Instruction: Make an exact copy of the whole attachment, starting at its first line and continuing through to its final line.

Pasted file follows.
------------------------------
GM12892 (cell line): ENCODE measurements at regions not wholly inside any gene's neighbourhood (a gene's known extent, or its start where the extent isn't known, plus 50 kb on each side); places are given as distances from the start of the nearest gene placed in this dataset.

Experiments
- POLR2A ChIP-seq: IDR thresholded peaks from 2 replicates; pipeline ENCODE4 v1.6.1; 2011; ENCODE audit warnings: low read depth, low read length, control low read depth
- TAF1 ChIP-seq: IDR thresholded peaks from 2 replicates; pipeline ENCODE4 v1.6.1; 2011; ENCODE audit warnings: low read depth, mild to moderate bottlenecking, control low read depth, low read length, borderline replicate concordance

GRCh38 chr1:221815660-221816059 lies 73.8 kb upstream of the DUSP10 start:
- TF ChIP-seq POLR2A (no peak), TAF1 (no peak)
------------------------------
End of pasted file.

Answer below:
GM12892 (cell line): ENCODE measurements at regions not wholly inside any gene's neighbourhood (a gene's known extent, or its start where the extent isn't known, plus 50 kb on each side); places are given as distances from the start of the nearest gene placed in this dataset.

Experiments
- POLR2A ChIP-seq: IDR thresholded peaks from 2 replicates; pipeline ENCODE4 v1.6.1; 2011; ENCODE audit warnings: low read depth, low read length, control low read depth
- TAF1 ChIP-seq: IDR thresholded peaks from 2 replicates; pipeline ENCODE4 v1.6.1; 2011; ENCODE audit warnings: low read depth, mild to moderate bottlenecking, control low read depth, low read length, borderline replicate concordance

GRCh38 chr1:221815660-221816059 lies 73.8 kb upstream of the DUSP10 start:
- TF ChIP-seq POLR2A (no peak), TAF1 (no peak)